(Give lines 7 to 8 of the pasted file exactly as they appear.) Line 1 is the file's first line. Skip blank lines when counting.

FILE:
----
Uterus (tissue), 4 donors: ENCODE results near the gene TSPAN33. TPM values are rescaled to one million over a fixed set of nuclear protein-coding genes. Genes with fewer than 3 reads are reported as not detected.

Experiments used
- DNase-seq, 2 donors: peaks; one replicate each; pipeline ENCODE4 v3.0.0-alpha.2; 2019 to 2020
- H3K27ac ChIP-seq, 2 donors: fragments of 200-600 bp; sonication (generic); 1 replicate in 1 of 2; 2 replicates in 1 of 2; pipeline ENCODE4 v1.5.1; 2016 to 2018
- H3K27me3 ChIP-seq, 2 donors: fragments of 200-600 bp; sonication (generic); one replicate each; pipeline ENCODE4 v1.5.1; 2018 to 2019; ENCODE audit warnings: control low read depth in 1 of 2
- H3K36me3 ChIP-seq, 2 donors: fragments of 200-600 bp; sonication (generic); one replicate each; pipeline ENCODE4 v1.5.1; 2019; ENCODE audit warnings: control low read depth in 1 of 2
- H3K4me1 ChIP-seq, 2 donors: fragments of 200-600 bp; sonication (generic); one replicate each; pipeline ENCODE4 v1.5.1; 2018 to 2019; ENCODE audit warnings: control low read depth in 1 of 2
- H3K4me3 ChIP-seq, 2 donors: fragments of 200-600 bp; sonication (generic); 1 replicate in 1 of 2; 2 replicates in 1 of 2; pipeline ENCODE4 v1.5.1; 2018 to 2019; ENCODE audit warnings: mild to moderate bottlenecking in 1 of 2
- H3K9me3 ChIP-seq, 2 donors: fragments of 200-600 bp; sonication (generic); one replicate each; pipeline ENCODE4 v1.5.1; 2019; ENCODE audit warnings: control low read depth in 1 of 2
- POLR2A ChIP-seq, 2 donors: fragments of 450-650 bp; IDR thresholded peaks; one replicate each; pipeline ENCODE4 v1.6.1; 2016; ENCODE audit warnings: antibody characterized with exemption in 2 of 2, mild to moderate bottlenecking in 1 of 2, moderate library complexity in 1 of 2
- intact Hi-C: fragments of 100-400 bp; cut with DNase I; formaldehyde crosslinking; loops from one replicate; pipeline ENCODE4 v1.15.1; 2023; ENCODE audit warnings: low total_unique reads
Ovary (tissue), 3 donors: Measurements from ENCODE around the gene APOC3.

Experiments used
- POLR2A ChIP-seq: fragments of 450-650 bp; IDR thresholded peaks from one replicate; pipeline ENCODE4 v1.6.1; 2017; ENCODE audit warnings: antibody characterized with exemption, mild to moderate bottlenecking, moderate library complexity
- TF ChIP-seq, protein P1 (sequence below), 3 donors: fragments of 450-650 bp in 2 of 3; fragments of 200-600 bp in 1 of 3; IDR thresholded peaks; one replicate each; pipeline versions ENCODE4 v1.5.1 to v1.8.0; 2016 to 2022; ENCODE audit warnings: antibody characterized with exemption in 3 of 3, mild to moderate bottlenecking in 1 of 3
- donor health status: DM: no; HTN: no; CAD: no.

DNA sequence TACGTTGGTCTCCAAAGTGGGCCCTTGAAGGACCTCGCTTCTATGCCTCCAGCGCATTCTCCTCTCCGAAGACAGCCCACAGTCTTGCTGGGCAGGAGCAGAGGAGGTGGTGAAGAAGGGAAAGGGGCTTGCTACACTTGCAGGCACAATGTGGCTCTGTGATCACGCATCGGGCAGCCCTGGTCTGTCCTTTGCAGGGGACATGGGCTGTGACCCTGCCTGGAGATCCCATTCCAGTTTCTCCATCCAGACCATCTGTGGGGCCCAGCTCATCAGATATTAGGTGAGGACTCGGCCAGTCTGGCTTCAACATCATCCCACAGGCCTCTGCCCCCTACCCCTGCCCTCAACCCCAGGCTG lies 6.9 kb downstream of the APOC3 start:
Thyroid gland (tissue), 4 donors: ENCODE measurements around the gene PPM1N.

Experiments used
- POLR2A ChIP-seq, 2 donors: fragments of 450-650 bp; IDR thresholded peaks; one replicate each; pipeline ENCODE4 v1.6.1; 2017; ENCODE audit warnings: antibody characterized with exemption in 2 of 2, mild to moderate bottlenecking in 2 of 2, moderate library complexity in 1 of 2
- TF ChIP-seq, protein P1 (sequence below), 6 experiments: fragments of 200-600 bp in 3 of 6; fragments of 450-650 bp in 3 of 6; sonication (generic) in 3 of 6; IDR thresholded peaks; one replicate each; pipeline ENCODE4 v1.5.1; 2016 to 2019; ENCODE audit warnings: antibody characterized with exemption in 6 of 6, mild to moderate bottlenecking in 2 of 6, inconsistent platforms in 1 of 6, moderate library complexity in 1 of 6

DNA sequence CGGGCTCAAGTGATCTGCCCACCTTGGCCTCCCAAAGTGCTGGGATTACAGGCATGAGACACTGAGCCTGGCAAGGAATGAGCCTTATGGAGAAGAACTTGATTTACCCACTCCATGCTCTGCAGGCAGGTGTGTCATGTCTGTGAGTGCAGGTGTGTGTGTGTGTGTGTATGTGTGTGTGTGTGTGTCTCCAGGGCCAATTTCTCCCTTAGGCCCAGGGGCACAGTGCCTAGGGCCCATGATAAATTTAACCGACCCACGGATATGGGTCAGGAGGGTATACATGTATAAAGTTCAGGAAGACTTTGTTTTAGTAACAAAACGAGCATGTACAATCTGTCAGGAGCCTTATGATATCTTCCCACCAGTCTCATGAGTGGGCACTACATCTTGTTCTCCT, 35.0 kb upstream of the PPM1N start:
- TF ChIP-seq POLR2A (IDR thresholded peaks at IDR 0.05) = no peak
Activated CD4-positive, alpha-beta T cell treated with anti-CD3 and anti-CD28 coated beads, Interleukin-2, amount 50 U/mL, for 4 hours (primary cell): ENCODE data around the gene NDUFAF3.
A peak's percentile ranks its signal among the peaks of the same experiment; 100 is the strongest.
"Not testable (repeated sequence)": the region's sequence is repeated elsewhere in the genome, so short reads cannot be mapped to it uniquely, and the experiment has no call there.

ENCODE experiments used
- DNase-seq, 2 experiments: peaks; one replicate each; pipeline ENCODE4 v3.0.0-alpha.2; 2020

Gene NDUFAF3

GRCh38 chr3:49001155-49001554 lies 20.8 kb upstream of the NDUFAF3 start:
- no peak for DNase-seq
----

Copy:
- H3K4me1 ChIP-seq, 2 donors: fragments of 200-600 bp; sonication (generic); one replicate each; pipeline ENCODE4 v1.5.1; 2018 to 2019; ENCODE audit warnings: control low read depth in 1 of 2
- H3K4me3 ChIP-seq, 2 donors: fragments of 200-600 bp; sonication (generic); 1 replicate in 1 of 2; 2 replicates in 1 of 2; pipeline ENCODE4 v1.5.1; 2018 to 2019; ENCODE audit warnings: mild to moderate bottlenecking in 1 of 2